View of about half the garden. May 2022

The first year was a lot of work just to create a viable space we could access, let alone grow what we wanted in it. Some of the jungle of plants that were growing here we identified as edible; so we spent time carefully sorting through what plants we wanted to keep. Over the winter Dave spent time building soil, because without a vibrant healthy soil to grow in, a lot of the plants we want to grow wont thrive. We have been experimenting with what kinds of plants do well in the red silt ground here, and which plants need a nutrient rich dark soil.

Since we have such a steep hillside to grow on there is a constant battle with erosion; one of the ways we combat the sliding hillside is by wall building. Dave built a couple new retaining wall beds this year. We are currently growing mostly annual vegetables in them.

The first year Dave created 3 Tracks and 3 Slopes with the excavator. This spring he used it again to widen and flatten those areas; he also made a fourth track that leads to a walkway; he is excited to continue expanding down the hillside. Now we have a contiguous fourth slope on which to grow more trees and shrubs.

The pictures below are all Slope 2. It is the slightest slope. One of our goals this year is to do more succession planting with annual veggies and this slope is the place we are experimenting with this. This year Slope Two has produced so far: Mustard Greens, Turnips, Broccoli, Beets, Spinach, & Arugula.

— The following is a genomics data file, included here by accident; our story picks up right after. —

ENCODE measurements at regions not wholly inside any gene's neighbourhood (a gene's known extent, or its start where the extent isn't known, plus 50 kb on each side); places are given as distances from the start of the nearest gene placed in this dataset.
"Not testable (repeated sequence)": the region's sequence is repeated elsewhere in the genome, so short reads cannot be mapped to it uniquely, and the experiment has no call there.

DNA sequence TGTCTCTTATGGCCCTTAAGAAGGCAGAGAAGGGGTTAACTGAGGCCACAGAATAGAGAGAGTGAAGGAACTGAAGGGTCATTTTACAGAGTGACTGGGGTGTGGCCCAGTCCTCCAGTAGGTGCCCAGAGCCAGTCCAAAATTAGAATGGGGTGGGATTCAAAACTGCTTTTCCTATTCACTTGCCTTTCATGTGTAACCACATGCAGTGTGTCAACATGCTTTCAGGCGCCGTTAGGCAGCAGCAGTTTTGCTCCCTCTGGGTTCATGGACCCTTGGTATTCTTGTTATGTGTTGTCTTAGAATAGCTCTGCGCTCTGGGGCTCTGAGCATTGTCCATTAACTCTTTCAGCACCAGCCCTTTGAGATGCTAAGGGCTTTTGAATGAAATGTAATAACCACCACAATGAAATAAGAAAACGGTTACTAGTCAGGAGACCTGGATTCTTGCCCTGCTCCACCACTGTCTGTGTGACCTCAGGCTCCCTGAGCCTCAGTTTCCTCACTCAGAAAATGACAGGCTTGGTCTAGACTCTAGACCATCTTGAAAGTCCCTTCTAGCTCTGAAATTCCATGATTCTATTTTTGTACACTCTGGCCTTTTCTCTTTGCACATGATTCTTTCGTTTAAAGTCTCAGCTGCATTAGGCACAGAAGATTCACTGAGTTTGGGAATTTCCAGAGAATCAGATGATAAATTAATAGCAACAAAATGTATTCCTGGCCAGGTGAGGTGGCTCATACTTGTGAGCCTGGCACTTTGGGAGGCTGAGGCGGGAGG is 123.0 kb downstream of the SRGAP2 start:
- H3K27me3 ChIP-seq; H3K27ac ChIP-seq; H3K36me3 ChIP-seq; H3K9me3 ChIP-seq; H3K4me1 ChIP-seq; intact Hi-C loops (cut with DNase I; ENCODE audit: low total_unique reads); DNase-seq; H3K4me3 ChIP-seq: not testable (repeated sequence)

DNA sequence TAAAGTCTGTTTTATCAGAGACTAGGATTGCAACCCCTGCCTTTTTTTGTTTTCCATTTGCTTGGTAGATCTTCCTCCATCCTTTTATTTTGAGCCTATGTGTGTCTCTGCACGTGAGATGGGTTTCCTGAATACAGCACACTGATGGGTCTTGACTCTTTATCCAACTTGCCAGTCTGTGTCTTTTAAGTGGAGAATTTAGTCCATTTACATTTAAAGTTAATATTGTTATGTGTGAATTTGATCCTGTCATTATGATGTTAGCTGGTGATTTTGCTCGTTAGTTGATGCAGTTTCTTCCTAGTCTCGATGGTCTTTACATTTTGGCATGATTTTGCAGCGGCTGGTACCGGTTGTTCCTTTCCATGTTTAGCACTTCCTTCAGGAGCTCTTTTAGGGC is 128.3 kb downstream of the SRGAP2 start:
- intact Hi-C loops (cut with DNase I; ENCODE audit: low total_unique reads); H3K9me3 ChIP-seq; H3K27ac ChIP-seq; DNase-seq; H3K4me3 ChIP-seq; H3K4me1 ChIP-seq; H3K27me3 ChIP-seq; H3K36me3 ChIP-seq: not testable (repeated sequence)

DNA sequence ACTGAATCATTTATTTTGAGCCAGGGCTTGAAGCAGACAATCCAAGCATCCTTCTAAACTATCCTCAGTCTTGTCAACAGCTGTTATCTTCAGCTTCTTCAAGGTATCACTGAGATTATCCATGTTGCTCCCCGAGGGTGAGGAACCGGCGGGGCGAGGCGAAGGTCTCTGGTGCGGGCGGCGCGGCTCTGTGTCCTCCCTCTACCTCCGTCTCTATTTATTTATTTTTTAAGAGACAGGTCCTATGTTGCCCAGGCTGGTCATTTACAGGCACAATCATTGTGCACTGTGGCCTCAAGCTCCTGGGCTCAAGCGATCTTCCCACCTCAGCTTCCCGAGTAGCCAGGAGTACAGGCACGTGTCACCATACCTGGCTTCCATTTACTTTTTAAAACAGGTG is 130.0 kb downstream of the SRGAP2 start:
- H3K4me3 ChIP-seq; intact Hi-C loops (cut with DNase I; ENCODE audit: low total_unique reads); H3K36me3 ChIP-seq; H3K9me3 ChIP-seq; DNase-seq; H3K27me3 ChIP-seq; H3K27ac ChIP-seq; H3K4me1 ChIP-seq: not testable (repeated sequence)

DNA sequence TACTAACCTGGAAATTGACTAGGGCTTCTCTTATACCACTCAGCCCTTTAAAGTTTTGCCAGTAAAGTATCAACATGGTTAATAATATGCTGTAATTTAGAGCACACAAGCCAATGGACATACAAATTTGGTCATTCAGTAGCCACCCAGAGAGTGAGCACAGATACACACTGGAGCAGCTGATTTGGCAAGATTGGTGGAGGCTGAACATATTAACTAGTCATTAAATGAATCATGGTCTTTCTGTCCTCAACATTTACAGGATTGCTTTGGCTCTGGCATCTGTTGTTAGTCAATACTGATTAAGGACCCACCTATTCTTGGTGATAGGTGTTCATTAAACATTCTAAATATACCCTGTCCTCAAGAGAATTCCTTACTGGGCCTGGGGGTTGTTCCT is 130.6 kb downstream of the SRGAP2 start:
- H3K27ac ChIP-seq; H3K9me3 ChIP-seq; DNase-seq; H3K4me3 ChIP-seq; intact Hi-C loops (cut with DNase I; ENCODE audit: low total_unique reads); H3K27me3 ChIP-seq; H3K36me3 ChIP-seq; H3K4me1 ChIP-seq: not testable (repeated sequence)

Pollinating animals travel from plant to plant carrying pollen on their bodies in a vital interaction that allows the transfer of genetic material critical to the reproductive system of most flowering plants – the very plants that

  • bring us countless fruits, vegetables, and nuts,
  • ½ of the world’s oils, fibers and raw materials;
  • prevent soil erosion,
  • and increase carbon sequestration

First step was to pound in the T posts and then attach a panel piece lengthwise (16 ft long x 4ft tall) to the T posts. Then we put in T post across on the slope side and brought a panel to place long ways starting at the base of first two T posts on the slope side and bent and attached it to the lengthwise panel; we did this 4 times, so the arbor ends up being 16 ft long, because each panel is 4 feet wide.

The picture below was taken August 2021 , 4 months after building it. The native grape and the grape cultivar are growing up the left side and butternut squash and watermelon are growing up the right. The huge bushy grass is a lemongrass plant, it has grown super fast!